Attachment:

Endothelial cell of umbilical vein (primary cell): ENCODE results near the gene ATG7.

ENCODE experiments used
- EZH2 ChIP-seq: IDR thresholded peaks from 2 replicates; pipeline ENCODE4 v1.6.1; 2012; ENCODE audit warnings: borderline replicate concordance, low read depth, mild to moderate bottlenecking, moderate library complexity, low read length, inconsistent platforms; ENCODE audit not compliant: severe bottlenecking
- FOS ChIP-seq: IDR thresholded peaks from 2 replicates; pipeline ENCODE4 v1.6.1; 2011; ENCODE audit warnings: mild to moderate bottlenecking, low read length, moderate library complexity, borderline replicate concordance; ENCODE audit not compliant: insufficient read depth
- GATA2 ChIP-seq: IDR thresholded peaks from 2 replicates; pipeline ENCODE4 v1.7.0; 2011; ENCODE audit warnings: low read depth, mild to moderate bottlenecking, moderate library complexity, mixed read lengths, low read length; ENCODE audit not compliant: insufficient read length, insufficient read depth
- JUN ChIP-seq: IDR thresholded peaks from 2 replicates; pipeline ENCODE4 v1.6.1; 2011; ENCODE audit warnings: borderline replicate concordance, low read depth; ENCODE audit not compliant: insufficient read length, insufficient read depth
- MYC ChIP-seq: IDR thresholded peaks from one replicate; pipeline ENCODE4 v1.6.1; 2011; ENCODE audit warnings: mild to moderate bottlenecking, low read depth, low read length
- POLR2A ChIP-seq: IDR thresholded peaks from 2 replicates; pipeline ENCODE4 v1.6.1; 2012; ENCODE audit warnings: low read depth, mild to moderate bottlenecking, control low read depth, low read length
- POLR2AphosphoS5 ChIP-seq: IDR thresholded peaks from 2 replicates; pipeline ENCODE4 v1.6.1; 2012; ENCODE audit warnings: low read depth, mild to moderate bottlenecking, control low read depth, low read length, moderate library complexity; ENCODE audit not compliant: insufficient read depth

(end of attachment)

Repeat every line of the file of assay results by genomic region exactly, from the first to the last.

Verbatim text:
Endothelial cell of umbilical vein (primary cell): ENCODE results near the gene ATG7.

ENCODE experiments used
- EZH2 ChIP-seq: IDR thresholded peaks from 2 replicates; pipeline ENCODE4 v1.6.1; 2012; ENCODE audit warnings: borderline replicate concordance, low read depth, mild to moderate bottlenecking, moderate library complexity, low read length, inconsistent platforms; ENCODE audit not compliant: severe bottlenecking
- FOS ChIP-seq: IDR thresholded peaks from 2 replicates; pipeline ENCODE4 v1.6.1; 2011; ENCODE audit warnings: mild to moderate bottlenecking, low read length, moderate library complexity, borderline replicate concordance; ENCODE audit not compliant: insufficient read depth
- GATA2 ChIP-seq: IDR thresholded peaks from 2 replicates; pipeline ENCODE4 v1.7.0; 2011; ENCODE audit warnings: low read depth, mild to moderate bottlenecking, moderate library complexity, mixed read lengths, low read length; ENCODE audit not compliant: insufficient read length, insufficient read depth
- JUN ChIP-seq: IDR thresholded peaks from 2 replicates; pipeline ENCODE4 v1.6.1; 2011; ENCODE audit warnings: borderline replicate concordance, low read depth; ENCODE audit not compliant: insufficient read length, insufficient read depth
- MYC ChIP-seq: IDR thresholded peaks from one replicate; pipeline ENCODE4 v1.6.1; 2011; ENCODE audit warnings: mild to moderate bottlenecking, low read depth, low read length
- POLR2A ChIP-seq: IDR thresholded peaks from 2 replicates; pipeline ENCODE4 v1.6.1; 2012; ENCODE audit warnings: low read depth, mild to moderate bottlenecking, control low read depth, low read length
- POLR2AphosphoS5 ChIP-seq: IDR thresholded peaks from 2 replicates; pipeline ENCODE4 v1.6.1; 2012; ENCODE audit warnings: low read depth, mild to moderate bottlenecking, control low read depth, low read length, moderate library complexity; ENCODE audit not compliant: insufficient read depth